For a compact yard tree that's visually striking, consider a red Japanese maple. Japanese red maple (Acer palmatum) grows well in dappled shade and its red leaves add visual interest to your home. The trees grow in hardiness zones 5 to 8. Place the tree in a location that offers wind protection to prevent it from becoming scorched. Plant Japanese red maple trees from containers either in the spring or in the fall.
Choose a location that offers your Japanese maple tree room to mature. North Carolina State University notes that the trees can reach 25 feet in height and width. Japanese maples enjoy part shade.
Dig a hole twice as wide and as deep as the container holding your maple sapling. Remove rocks, weeds or roots from the hole. Then take up the grass in a 3-foot circle around the hole. You'll mulch this area later; this helps the soil retain moisture, which nurtures the tree.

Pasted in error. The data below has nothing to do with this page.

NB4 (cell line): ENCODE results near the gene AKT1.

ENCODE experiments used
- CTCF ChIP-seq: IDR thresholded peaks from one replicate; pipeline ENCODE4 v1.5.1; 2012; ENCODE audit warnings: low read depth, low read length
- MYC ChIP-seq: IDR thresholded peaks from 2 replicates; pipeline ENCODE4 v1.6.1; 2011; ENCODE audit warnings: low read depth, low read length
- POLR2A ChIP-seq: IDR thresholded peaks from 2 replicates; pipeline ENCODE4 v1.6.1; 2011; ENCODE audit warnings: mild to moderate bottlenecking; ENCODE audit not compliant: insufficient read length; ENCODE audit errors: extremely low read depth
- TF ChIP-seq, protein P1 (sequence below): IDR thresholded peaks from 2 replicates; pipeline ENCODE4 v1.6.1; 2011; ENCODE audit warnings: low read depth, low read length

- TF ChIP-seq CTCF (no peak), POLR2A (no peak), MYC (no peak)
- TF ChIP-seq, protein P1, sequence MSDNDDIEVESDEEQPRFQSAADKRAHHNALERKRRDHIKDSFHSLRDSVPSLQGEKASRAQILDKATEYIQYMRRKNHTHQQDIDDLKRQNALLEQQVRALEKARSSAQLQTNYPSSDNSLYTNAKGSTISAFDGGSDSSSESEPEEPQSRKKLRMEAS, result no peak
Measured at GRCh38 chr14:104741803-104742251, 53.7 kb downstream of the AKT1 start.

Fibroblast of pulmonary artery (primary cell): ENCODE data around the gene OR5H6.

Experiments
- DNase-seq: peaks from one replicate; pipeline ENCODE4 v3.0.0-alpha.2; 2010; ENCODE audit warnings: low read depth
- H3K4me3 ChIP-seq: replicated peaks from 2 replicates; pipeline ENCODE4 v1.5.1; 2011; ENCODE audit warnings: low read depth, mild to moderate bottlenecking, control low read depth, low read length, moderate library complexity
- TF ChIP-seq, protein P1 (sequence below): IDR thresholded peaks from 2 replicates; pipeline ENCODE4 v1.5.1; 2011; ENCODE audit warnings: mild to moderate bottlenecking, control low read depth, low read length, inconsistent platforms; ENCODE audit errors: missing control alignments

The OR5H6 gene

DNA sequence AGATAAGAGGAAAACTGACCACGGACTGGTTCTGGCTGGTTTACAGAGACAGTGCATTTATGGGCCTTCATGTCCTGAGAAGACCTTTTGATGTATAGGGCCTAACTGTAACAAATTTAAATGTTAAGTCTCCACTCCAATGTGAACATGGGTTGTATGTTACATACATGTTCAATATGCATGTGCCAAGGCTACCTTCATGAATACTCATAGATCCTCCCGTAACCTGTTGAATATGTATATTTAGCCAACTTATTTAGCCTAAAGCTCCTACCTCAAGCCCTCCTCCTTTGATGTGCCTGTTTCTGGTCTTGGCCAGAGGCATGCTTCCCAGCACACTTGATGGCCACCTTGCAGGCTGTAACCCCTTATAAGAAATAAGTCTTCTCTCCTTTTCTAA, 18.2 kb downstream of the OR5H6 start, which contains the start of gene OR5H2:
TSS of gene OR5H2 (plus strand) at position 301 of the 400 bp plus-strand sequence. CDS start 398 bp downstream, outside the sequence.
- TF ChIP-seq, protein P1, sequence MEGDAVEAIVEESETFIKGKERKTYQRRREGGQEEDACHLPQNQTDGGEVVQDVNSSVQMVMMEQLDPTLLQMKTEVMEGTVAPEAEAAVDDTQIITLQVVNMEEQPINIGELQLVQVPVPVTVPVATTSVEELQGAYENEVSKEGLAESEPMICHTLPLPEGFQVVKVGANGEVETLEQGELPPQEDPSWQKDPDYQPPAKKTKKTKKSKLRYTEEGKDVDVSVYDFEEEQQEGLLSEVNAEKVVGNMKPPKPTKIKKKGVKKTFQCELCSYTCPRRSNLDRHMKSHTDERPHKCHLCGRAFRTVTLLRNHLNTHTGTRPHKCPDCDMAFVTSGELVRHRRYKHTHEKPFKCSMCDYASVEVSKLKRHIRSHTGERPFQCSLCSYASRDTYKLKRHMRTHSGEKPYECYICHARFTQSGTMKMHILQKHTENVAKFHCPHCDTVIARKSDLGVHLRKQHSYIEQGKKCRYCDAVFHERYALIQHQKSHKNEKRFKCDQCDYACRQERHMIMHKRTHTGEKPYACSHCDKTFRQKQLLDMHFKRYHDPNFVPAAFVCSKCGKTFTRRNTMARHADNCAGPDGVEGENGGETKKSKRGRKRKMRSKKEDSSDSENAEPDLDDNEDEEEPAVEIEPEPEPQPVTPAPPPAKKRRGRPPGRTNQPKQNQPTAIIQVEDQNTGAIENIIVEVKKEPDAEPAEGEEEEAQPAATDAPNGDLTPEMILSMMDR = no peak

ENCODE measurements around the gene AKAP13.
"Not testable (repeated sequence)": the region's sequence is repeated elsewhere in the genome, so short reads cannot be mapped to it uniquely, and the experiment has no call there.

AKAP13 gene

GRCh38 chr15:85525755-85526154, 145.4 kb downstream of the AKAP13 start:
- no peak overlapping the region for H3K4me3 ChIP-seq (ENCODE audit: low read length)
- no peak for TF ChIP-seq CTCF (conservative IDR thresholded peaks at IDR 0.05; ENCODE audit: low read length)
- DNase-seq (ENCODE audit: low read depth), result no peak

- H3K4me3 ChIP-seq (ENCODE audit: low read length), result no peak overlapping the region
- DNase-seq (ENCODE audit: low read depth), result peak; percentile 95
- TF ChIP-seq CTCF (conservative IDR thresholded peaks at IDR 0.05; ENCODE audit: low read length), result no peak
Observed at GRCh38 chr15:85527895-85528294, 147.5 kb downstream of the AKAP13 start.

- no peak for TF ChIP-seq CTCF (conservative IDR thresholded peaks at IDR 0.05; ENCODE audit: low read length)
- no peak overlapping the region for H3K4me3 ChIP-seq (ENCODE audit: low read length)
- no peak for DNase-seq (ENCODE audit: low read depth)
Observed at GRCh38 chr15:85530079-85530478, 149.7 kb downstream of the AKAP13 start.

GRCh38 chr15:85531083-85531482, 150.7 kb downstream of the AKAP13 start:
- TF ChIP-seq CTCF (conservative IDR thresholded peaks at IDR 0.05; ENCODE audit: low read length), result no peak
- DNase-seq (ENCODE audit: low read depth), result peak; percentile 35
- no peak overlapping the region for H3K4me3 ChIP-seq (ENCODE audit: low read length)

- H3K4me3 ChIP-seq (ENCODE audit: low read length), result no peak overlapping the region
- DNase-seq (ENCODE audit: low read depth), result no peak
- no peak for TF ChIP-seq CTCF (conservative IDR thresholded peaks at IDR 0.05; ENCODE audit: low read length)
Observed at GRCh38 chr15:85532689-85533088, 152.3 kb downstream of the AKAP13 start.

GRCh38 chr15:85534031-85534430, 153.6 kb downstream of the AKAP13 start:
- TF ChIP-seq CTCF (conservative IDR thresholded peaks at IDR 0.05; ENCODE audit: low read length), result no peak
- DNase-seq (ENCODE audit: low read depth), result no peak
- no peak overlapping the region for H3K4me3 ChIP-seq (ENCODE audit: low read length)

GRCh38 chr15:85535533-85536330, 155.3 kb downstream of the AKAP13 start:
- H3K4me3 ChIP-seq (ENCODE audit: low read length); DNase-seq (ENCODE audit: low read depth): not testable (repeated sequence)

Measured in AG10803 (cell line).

Remove your Japanese maple from its container. Massage the root ball between your hands to break it apart. Separate any tangled or circled roots since these can restrict the flow of water to the tree and choke it.
Place the maple tree in the prepared hole and ensure it's vertically straight and sitting at the same depth as it was planted in the container. Then fill in the hole with soil.
Construct a watering berm around your newly planted maple tree. Bring extra soil from other parts of the yard if necessary. Build a berm that's 4 inches tall and thick to create a shallow watering basin. Water the newly planted tree by filling the basin.
Mulch the 3-foot circle around the base of the tree with at least 2 inches of mulch or pine straw.